Hypervolt Plus on the other hand is heavier than Hydragun at 1.3kgs (Hydragun’s at 1.0kg) so I found my hands get tired easily. Also has a wider handle so it’s not as easy to use on hard-to-reach areas like my upper and lower back.

Conclusion

With all of that done, let’s do a quick look of how each massage gun stack up against each other:

Hypervolt Plus

Total Score: 3.5

Hydragun

Total Score: 7.5

Power

Harder massages, ideal for pro athletes and bodybuilders with more muscle mass

Gradual increase from gentle to intense massages. Ideal for athletes and non-athletes alike

Material

ABS Plastic body
Plastic handle

Aerospace-Grade Aluminum  body
Nanosilicone handle

Noise Level

60 decibels at lowest setting. Has a rumbling, power-drill like sound

40 decibels at lowest setting. Has a dull, humming sound

Attachment Heads

5 regular attachment heads (plastic)

4 regular attachments heads (plastic) + 2  flat steel heads

Battery

Removable.
Up to 3 hours use

Non-removable.
Up to 6 hours use

Warranty

Standard
1 year warranty

Extended
1.5 years warranty

Money Back Guarantee

30 Days

30 Days

User Interface

Has bluetooth connectivity to Hyperice app. Single button interface, No LED screen

No Bluetooth. Intuitive, single button interface, No app, no LED screen

Ergonomics

Heavier at 1.3kgs, Has a  bulky plastic handle that makes it harder to grip and use on hard-to-reach areas.

Only 1kg, 99-degree handle makes it easier to use on lower and upper back. Slimmer, silicon-wrapped handle gives a firmer, more comfy grip.

Price

$399 **
(AUD/SGD 530)
**Hypervolt Plus price at the time of writing

$299
(AUD/SGD 399)

In terms of price, massage strength and quietness - I would say that the Hydragun is the overall winner for me. The brand has, in my opinion, successfully found that balance between the three major factors that should be considered when buying massage guns, and came up with a device that the majority of people can use.

So, whether you’re a gym buff that works out five times a week and want to reduce DOMS (Delayed Onset Muscle Soreness) or you need a no-pill alternative for pain management, or want to give your loved one a unique gift that helps them relax, the Hydragun is definitely a suitable choice for you.

Check out Theragun vs. Hydragun

But if you’re let’s say a professional athlete, whose body is used to really intense, deep massages after training. And paying an extra cost for pretty much the same features as the Hydragun isn’t a big deal for you - then Hypervolt Plus can be a good option for you too.

But hey, you don't have to take my word for it. You can check out what everyday people like you and me have to say about their experience with using a Hydragun.

Reviews

a

11/07/2021

adrian pope

Relieved pain caused by fibromyalgia

"I had read up on myofascial release massage as a way of reducing pain in Fibromyalgia.
I found this highly effective and my wife uses it just for general massage. The battery lasts a long time and i rarely go above 50% speed as this works for me. but good to know I can go harder if i feel like it."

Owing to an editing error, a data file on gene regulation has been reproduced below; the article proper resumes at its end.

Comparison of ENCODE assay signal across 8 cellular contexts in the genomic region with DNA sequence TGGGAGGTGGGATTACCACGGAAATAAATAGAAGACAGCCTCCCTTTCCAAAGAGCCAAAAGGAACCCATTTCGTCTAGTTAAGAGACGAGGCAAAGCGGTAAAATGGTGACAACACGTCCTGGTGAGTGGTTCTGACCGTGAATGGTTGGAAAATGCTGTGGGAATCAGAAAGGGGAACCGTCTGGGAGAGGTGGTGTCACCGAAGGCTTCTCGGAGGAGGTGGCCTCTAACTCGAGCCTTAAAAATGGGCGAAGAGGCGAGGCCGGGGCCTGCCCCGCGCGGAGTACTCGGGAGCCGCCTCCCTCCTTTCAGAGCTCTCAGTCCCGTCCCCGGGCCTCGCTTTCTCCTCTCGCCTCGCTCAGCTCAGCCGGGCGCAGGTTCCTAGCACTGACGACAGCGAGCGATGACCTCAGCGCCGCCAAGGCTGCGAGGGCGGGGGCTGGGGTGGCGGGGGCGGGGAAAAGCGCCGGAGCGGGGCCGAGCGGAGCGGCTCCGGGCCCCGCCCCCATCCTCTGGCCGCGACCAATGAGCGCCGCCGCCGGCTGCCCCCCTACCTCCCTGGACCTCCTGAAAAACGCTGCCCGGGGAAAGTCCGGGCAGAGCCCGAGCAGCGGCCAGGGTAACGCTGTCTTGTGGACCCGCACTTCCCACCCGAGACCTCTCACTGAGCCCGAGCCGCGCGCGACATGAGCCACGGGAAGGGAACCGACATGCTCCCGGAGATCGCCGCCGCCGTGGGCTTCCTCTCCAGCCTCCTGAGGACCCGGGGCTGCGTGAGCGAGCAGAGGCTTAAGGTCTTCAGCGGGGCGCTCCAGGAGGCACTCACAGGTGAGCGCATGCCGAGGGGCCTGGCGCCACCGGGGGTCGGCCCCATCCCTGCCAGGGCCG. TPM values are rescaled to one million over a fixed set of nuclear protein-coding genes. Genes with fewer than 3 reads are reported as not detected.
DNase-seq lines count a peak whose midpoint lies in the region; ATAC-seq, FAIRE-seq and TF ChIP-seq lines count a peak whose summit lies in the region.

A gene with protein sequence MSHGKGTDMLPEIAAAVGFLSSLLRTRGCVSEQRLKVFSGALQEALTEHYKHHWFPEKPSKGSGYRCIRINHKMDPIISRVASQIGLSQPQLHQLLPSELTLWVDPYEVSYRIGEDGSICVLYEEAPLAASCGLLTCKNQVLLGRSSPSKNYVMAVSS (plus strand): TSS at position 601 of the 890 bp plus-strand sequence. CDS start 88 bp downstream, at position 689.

J

30/06/2021

Jonathan Adam

Will never loot at warmup and recovery the same way again.

"Love using this massage gun has changed the way I warm up and recover from sports forever. It’s quiet, easy to use, and comes with plenty of attachments specific to the different types of massages and areas of the body. I was tossing up between this and some more expensive brands and even though it doesn’t have the same deep tissue massage it is value for money and perfect for what I need in a massage gun."

M

29/06/2021

Mugen Tayalan

Good Product

"Got this as a birthday gift and have been enjoying its use. Affordable and helps in my recovery. Good choice to go for in the market."

X

23/06/2021

Xiaomeng Shan

Wonderful massage gun

"Compared a few similar products and found hydragun is the best one I need. Since I run regularly, hydragun helps me easy my leg pain after the run."

V

29/05/2021

Vivien

Highly recommended!

"After a few weeks of use I can say Hydragun has definitely helped with my chronic neck and shoulder pain. I’m a photographer, and I haul around hefty camera gear when I shoot and sit in front of the computer when I’m editing, which all takes a toll on my neck and shoulders. I now use Hydragun as a routine after a day’s work, and it’s quiet enough that I can use while watching TV. I feel instantly relieved after a few minutes of using Hydragun."

And there you have it - my honest take on comparing two of the most popular massage gun brands today. Now that I’ve used them both - I wish I had held off spending that $399 on a Hypervolt Plus and just went for Hydragun - the  quieter, equally effective, more affordable alternative to relaxing my muscles and relieving pains.

Jai is a content writer who walks 17,000 steps every morning for fitness and to keep her sane. Still not comfortable about getting a massage in spas, so she owns and uses a Hypervolt Plus and has recently acquired a Hydragun for this comparison.  

She is definitely not a medical professional, so please consult your physician first before using a massage gun for any health concerns.